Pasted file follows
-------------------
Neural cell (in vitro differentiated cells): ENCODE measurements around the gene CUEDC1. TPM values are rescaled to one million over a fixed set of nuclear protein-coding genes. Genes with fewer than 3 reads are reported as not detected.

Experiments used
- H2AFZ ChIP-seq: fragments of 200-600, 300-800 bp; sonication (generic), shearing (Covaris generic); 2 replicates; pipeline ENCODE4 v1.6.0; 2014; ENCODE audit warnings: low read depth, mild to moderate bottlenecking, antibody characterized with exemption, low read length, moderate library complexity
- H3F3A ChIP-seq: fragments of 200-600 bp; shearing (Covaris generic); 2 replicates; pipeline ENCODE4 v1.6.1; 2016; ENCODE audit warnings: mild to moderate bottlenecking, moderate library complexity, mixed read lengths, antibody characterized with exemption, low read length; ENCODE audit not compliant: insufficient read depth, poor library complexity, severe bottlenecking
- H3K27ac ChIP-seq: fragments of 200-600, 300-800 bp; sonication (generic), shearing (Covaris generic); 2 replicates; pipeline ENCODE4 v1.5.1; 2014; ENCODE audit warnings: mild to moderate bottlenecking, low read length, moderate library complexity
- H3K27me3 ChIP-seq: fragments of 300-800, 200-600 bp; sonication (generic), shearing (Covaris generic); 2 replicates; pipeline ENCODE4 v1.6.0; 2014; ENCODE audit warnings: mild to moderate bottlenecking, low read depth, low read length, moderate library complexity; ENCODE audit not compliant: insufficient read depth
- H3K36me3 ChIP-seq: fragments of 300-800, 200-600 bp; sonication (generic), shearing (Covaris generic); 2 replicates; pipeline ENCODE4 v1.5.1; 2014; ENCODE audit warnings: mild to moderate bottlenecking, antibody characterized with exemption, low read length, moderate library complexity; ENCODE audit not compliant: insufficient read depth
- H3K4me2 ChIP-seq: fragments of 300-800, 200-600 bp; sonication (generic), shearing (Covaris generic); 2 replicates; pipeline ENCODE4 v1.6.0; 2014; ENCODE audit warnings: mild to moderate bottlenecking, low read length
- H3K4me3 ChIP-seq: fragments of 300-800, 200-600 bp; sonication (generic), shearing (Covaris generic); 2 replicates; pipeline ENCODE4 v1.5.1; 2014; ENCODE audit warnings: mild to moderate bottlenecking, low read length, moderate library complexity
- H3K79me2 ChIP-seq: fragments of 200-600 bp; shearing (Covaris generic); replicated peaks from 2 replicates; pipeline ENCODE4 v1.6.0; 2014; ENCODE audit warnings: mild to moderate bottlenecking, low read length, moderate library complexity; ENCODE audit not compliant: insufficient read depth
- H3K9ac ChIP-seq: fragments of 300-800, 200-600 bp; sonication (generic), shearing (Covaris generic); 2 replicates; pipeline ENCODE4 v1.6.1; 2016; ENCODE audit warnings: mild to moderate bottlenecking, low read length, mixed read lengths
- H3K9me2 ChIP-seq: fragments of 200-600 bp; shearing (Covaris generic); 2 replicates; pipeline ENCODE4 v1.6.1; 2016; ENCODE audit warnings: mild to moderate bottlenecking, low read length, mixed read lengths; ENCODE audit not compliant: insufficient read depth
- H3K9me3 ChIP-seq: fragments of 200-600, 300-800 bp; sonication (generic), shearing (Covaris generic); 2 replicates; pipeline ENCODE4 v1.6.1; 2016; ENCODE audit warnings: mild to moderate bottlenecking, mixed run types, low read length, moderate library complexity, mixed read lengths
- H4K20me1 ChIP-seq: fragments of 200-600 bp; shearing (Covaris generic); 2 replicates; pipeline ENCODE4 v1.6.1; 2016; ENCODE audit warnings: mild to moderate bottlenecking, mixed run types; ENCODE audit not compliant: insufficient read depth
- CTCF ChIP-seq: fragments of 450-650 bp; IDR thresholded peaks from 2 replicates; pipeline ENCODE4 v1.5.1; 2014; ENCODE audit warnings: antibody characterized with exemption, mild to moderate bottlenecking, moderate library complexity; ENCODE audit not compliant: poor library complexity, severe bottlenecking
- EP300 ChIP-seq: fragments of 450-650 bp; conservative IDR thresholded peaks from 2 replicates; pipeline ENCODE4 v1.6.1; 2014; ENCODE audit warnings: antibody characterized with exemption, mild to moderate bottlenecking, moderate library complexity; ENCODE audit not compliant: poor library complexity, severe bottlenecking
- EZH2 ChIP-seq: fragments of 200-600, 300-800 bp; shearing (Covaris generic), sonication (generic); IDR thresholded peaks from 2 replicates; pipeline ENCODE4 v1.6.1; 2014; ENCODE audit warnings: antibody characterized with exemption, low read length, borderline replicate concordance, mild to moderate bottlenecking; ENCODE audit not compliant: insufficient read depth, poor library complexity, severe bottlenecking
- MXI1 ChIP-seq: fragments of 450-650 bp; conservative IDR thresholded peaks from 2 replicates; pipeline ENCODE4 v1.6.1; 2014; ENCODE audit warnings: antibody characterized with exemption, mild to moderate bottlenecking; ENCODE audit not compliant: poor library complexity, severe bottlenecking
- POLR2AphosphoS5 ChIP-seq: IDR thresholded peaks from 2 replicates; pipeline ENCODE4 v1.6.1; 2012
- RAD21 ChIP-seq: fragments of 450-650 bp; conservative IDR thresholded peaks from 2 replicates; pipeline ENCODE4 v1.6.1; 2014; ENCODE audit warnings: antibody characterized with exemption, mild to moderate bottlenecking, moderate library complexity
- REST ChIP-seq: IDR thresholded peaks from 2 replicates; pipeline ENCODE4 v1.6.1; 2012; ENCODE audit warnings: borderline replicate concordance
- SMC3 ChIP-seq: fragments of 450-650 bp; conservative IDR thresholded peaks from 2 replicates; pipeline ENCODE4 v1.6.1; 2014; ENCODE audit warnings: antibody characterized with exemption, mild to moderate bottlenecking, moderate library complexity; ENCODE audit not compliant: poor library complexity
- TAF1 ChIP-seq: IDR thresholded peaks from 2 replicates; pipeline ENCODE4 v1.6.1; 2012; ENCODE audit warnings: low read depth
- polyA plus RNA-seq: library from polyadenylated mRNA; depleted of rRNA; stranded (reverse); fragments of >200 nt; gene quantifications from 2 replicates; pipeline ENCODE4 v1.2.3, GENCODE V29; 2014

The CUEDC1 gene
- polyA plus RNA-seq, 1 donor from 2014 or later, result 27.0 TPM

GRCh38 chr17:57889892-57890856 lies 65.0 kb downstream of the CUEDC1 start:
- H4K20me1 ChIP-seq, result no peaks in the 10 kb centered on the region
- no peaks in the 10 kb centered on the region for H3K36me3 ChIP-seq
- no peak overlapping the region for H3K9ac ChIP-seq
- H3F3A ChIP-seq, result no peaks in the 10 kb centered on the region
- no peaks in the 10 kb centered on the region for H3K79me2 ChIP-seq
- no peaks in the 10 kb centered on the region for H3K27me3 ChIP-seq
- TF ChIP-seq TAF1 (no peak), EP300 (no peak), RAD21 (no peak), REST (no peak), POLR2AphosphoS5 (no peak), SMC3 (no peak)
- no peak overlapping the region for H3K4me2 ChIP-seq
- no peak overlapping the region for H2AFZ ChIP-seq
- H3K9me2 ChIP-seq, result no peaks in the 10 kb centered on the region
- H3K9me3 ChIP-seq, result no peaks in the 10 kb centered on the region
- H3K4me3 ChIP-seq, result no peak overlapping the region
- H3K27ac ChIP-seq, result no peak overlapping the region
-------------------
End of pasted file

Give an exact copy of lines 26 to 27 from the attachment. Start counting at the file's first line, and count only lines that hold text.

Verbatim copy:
- polyA plus RNA-seq, 1 donor from 2014 or later, result 27.0 TPM

GRCh38 chr17:57889892-57890856 lies 65.0 kb downstream of the CUEDC1 start: